Sexism in Sci Fi

I’m reading “the queen of air and darkness” by Poul Anderson, and I’m struck, certainly not for the first time, by how often science fiction authors choose not to question sexism in human society.

The job of the science fiction author, after all, is to question everything. From relativity, to the presence of non-human species, to the notion capitalism or government or whatever. But more often than not, science fiction hold on to the notion that men run Society, and women are the followers.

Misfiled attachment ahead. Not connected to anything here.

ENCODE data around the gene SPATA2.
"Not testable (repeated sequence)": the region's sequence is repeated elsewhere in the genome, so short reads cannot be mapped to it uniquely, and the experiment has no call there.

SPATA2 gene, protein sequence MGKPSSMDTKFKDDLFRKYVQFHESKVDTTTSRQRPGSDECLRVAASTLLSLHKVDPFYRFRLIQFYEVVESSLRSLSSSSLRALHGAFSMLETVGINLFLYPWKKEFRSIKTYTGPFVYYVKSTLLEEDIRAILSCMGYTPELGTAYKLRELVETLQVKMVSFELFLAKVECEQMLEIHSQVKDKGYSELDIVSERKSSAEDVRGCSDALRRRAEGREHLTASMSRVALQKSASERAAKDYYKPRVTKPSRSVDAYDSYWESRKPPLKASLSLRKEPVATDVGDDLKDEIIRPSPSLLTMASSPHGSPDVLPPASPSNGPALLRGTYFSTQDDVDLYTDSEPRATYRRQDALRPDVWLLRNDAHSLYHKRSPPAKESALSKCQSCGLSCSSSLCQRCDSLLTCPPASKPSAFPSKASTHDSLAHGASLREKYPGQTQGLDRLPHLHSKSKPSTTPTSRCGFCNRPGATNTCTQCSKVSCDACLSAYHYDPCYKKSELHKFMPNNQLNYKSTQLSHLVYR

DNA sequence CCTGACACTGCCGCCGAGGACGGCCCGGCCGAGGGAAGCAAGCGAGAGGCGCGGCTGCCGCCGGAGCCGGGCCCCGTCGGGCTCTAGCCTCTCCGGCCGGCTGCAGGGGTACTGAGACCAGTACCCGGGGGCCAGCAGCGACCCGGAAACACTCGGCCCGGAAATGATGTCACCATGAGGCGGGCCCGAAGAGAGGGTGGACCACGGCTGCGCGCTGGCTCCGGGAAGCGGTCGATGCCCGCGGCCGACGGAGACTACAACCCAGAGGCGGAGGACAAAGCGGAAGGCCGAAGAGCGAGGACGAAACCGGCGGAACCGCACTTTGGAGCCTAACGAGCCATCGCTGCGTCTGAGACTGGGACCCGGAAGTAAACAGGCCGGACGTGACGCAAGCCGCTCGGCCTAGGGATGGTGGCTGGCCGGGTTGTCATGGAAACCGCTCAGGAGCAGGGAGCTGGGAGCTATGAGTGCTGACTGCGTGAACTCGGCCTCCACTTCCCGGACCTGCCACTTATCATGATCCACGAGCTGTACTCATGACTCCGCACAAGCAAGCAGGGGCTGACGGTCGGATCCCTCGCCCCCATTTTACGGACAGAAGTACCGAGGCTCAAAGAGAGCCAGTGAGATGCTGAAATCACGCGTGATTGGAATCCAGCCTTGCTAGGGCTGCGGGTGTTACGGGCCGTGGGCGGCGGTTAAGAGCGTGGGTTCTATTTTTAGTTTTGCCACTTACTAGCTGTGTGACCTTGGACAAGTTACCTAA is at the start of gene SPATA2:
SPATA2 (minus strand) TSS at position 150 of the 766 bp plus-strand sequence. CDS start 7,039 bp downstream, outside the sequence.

I just read the phrase “she’s one of the three women ever admitted to the Club” – a phrase that I expect in Dickens or Isak Dinesen or Somerset maugham, but not in futuristic science fiction.

I recognize, of course, that it’s a function of its time. Poul Anderson was writing in a time when these things seemed unquestionable. But he questioned light speed travel, and assumed that we would eventually have colonies on other planets.

It’s just fascinating to me what the human mind is capable of questioning and what it assumes as immutable fact.

This is also one of the reasons that I enjoy Tad Williams and NK Jemesin and other contemporary Sci Fi writers who do throw out all of these preconceived notions.

I wonder, though, what a reader Thirty or forty years from now will say about the writers of today, and the things that they seemed unable to challenge.